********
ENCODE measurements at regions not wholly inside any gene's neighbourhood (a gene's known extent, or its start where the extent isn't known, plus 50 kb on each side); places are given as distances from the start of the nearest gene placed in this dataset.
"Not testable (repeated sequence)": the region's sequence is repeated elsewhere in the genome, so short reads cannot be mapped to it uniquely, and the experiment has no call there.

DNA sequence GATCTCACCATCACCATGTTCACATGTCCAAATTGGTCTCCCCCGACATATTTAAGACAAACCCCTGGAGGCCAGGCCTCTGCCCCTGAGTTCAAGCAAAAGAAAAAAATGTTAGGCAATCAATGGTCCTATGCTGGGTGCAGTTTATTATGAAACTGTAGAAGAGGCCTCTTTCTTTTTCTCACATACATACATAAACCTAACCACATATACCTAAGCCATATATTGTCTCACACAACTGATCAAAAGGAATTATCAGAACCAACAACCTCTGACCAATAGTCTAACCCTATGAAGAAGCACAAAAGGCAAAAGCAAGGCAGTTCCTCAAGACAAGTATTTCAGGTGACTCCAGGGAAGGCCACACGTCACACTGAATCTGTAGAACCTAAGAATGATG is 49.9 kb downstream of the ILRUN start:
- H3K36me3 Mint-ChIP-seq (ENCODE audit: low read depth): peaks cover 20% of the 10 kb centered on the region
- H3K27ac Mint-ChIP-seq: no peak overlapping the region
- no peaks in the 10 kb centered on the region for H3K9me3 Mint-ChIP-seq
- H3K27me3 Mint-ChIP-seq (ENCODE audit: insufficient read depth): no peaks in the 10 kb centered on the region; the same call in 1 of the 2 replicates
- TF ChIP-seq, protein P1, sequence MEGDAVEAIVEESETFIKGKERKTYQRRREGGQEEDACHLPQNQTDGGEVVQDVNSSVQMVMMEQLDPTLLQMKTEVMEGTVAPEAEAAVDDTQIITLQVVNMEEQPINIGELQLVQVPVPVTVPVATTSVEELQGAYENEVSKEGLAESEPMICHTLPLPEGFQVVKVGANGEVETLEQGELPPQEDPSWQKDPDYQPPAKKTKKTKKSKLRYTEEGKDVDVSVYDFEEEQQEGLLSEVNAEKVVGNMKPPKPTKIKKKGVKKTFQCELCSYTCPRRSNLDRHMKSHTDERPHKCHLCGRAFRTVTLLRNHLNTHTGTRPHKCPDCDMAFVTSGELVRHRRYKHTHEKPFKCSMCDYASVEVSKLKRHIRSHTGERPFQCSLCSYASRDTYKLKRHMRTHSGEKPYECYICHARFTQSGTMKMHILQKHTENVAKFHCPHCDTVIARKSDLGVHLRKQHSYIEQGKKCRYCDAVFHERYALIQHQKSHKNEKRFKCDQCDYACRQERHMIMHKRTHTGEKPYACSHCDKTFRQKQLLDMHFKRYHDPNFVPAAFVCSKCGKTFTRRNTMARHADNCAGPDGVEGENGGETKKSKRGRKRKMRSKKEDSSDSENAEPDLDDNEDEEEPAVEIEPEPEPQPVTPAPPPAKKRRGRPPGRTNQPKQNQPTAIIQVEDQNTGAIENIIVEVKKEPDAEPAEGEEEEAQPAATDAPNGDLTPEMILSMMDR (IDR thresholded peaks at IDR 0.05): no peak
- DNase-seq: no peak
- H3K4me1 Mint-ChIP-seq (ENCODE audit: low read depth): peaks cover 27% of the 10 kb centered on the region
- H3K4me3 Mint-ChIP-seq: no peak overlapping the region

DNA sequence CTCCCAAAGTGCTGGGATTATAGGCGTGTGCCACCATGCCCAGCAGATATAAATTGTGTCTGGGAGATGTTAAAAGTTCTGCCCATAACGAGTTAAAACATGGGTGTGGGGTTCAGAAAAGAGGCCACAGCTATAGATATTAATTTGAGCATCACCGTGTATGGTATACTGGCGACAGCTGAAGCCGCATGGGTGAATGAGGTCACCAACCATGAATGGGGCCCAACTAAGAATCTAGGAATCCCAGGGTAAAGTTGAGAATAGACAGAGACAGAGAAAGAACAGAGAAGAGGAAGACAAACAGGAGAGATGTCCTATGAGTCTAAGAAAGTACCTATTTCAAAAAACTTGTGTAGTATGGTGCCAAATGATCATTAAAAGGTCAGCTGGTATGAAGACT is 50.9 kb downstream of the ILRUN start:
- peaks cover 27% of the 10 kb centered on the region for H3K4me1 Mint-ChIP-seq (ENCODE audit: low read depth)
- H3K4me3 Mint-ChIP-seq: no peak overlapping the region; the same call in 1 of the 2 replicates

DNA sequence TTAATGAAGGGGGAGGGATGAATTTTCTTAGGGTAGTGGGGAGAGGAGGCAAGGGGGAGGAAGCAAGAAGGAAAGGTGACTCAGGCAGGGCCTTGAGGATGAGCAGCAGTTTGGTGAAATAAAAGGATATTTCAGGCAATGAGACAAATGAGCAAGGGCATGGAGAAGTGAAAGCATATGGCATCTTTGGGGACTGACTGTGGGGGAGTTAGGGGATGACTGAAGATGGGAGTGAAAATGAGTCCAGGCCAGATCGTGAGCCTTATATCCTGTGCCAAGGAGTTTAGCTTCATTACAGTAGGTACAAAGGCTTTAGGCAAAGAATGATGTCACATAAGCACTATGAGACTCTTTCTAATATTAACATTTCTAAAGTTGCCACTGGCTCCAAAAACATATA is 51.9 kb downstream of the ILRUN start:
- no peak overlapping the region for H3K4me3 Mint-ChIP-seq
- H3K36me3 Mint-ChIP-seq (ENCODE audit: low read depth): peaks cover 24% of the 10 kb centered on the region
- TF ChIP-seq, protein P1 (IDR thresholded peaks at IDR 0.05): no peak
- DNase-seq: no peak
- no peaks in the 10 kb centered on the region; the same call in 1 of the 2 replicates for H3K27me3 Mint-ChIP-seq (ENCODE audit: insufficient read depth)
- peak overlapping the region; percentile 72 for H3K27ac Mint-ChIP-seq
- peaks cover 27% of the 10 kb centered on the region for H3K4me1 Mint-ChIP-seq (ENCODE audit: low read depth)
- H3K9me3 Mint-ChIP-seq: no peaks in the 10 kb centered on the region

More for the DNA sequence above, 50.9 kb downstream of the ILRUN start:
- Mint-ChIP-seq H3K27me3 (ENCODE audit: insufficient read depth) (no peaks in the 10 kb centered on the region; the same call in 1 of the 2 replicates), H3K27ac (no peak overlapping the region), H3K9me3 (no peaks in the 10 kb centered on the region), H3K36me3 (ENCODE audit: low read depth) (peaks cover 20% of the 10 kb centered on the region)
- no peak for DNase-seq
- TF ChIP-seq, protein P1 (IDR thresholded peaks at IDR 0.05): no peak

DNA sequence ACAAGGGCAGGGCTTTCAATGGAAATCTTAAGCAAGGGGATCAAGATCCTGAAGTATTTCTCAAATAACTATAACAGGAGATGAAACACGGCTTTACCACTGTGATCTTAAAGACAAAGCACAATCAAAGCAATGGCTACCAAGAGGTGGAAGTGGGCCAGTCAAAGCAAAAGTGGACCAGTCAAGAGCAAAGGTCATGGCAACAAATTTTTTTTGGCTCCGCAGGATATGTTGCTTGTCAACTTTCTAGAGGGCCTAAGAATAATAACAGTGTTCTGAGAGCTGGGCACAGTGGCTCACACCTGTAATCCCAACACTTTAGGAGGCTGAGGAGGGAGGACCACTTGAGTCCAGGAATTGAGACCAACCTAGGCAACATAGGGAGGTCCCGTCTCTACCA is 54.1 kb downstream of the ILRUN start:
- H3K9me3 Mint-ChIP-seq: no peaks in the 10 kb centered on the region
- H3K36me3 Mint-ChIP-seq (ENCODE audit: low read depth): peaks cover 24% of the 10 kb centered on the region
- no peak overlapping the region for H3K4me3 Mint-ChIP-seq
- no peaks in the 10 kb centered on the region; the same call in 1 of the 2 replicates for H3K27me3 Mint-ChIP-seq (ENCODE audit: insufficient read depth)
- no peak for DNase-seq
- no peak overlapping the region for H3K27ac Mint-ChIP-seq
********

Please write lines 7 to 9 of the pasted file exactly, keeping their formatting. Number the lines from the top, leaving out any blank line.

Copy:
- H3K27me3 Mint-ChIP-seq (ENCODE audit: insufficient read depth): no peaks in the 10 kb centered on the region; the same call in 1 of the 2 replicates
- TF ChIP-seq, protein P1, sequence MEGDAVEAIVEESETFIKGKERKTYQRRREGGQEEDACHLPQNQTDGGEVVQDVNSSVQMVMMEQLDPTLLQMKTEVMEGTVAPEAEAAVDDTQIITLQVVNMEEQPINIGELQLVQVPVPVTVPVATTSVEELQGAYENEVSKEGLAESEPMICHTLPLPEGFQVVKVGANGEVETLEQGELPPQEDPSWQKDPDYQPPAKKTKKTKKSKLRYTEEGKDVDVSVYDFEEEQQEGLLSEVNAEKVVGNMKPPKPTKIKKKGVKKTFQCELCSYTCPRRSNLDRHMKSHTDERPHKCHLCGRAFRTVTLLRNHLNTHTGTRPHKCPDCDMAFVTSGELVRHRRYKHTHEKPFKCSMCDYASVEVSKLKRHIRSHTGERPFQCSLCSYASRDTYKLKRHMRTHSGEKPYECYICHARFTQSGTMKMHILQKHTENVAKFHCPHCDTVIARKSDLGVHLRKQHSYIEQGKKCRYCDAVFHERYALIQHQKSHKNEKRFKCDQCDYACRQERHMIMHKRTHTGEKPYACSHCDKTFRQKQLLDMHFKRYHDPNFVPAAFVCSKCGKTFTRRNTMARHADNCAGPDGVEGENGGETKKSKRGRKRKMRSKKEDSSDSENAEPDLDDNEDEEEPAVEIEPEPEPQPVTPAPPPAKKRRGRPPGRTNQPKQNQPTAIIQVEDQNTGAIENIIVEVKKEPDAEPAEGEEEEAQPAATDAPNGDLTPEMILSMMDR (IDR thresholded peaks at IDR 0.05): no peak
- DNase-seq: no peak